Allah says, “If a wound should touch you, there has already touched the [opposing] people a wound similar to it. And these days [of varying conditions] We alternate among the people so that Allah may make evident those who believe and [may] take to Himself from among you martyrs, and Allah does not like the wrongdoers” (Ali ‘Imraan, 3:140).

Allah also says, “And if Allah should touch you with adversity, there is no remover of it except Him; and if He intends for you good, then there is no repeller of His bounty. He causes it to reach whom He wills of His servants. And He is the Forgiving, the Merciful” (Yunus, 10:107).

Therefore, to imagine that anyone has the ability to protect us from emotional pain and suffering is a sign of deep ignorance and misguidance. When this imagination reaches the level of changing the religion to meet this goal, then this falls into the realm of kufr (disbelief).

Inherent in emaan (faith; authentic spirituality) is the belief in Allah’s qadar (divine decree; predestination), which includes both the good and the evil we experience in this world. This is the sixth pillar of emaan itself.

When we are not in the practice of prioritizing our Creator and our souls before everything else, including our emotional pain, we can forget the very meaning of emaan, especially when we are facing a difficult trial. It is in this mental space of spiritual neglect that we can read a story pointing to self-accountability (like that of Fatimah and Ali) and draw a conclusion that points to the exact opposite of what is being taught. Thus, we begin to justify controlling another person and even forbidding what Allah made lawful. Yet the entire lesson in every story in the Qur’an and Sunnah is pointing us to our own soul-care and self-accountability—and humbly accepting Allah’s qadar, even when we experience something emotionally painful as a result.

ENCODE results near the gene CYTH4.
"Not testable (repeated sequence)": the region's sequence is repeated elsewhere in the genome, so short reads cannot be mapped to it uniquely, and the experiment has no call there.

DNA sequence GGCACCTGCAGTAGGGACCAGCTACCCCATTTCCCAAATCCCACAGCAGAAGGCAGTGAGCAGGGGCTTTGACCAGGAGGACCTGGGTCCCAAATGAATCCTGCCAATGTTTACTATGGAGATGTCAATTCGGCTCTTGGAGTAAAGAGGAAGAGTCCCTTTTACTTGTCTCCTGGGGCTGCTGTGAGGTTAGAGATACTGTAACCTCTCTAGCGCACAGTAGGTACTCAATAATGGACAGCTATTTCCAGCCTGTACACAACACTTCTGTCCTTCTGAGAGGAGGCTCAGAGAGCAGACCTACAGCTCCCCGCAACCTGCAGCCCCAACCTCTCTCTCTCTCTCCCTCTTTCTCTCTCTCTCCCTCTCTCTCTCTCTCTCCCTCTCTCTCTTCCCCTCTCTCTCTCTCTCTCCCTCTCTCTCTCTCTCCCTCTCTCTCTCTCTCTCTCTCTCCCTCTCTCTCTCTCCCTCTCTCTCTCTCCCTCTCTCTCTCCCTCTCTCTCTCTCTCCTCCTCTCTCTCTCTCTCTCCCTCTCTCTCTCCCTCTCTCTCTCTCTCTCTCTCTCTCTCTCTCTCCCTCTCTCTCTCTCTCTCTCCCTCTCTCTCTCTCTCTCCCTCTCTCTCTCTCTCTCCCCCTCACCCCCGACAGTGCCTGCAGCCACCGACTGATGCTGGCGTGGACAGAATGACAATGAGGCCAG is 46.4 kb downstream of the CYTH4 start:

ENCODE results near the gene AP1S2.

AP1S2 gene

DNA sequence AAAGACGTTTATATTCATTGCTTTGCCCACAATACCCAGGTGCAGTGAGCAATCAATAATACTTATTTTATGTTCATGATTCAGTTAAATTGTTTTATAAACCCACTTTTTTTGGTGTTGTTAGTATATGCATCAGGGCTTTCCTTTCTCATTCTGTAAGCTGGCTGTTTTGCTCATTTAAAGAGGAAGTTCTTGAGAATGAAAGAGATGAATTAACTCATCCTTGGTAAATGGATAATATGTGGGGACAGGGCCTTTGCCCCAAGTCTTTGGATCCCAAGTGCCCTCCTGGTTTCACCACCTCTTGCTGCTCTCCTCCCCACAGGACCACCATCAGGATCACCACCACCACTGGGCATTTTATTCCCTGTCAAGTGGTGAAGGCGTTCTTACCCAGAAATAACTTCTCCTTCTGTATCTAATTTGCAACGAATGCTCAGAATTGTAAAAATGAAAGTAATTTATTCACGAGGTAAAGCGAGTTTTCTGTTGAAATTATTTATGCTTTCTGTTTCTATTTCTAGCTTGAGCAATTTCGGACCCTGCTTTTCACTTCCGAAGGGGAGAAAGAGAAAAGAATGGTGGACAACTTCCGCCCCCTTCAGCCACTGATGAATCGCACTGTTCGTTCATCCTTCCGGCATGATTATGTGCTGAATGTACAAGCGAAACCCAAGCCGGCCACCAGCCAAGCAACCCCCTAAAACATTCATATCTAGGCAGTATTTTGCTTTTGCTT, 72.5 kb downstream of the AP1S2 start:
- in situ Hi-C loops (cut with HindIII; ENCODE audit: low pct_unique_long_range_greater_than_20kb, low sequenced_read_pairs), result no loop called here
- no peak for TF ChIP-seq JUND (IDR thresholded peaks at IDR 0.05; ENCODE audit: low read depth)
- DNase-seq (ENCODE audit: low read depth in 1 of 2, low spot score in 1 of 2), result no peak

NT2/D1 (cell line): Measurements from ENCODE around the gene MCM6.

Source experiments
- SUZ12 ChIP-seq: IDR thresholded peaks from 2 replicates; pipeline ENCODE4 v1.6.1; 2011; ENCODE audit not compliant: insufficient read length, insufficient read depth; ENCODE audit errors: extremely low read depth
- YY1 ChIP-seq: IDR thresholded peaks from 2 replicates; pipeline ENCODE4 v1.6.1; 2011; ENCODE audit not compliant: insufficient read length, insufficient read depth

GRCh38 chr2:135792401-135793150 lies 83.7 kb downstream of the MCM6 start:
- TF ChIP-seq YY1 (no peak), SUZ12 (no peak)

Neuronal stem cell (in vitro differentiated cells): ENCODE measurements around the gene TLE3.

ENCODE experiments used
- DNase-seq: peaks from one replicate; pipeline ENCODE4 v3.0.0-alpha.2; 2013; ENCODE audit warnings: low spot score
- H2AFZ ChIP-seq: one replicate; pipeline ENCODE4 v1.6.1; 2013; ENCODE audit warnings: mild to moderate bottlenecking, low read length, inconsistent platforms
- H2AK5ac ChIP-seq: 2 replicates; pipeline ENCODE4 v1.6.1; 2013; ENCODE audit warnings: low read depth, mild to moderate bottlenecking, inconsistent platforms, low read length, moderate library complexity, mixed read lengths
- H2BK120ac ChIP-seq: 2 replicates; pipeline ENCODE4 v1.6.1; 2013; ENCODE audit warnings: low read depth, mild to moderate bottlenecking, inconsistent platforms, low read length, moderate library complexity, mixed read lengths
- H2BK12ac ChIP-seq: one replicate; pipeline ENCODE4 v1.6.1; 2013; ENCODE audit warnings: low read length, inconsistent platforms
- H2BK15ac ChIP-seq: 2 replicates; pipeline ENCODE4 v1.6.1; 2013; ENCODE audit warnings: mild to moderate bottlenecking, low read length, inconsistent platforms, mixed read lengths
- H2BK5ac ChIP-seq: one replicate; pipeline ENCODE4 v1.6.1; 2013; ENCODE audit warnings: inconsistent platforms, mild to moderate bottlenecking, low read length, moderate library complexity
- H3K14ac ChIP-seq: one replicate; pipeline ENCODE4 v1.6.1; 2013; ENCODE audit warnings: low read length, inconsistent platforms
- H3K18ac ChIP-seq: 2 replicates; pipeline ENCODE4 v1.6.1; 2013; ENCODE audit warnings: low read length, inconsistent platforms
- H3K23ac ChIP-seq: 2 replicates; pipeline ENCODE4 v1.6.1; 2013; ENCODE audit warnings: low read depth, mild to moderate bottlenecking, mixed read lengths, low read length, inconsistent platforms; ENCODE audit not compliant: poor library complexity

Guard the Pathways of Your Heart

Due to the seriousness of the sin of changing the religion, we need to be extra cautious in guarding our hearts from listening to any teaching about our faith that does not directly align with what Allah revealed in the Book or prophetic Wisdom. In guarding our hearts, we need to understand that we are most in danger of falling into this destructive sin when what we are hearing appeals to our deepest desires, frustrations, and unhealed emotional wounds—whether it’s due to our laziness in consistently establishing Salaah, or it’s due to our hurt feelings in marriage when we fear our husband or wife will make a halaal choice that will cause us pain.

In this moment, our ailing hearts make us emotionally and spiritually weak such that we are willing to grasp on to anything that tells us what we want to hear, even if it means knowingly supporting teachings that contradict the guidance of Allah. Facing this temptation in our weakest and most vulnerable moments is the very essence of a spiritual trial. When we are faced with personal trials like this, we should bear in mind that spiritual trials of this nature are part of Allah’s qadar in testing the believing soul, so as to make plain those whose claim of emaan is true, and whose claim is merely ghuroor (self-deception).

In fact, there are people whom Allah places in our lives for the sole purpose of being a fitnah (a tremendous trial) for us so that we will learn sabr (patience and steadfastness in submitting to Him). These people could be our very own husbands, wives, children, and loved ones. Allah says what has been translated to mean, “And We have made some of you as a trial (fitnah) for others. Will you have patience?” (Al-Furqaan, 25:20).

In warning myself against failing this inevitable trial that each believing soul will face, I wrote this note in my journal: Pay attention to those things that appeal most to your heart. They could be the very pathway Shaytaan is using as an opening to help you destroy your soul.

Cover of The Abuse of Forgiveness, a man's dirty hands, handcuffed and holding two flowers
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Umm Zakiyyah is the internationally acclaimed author of twenty books, including the If I Should Speak trilogy, Muslim Girl, and His Other Wife. In 2019, she launched UZ Soul Gear, a passion project fueled by her love of both art and inspirational reflections. UZSoulGear.com offers apparel, wall décor, and more, aimed at supporting and inspiring the soul-centered lifestyle.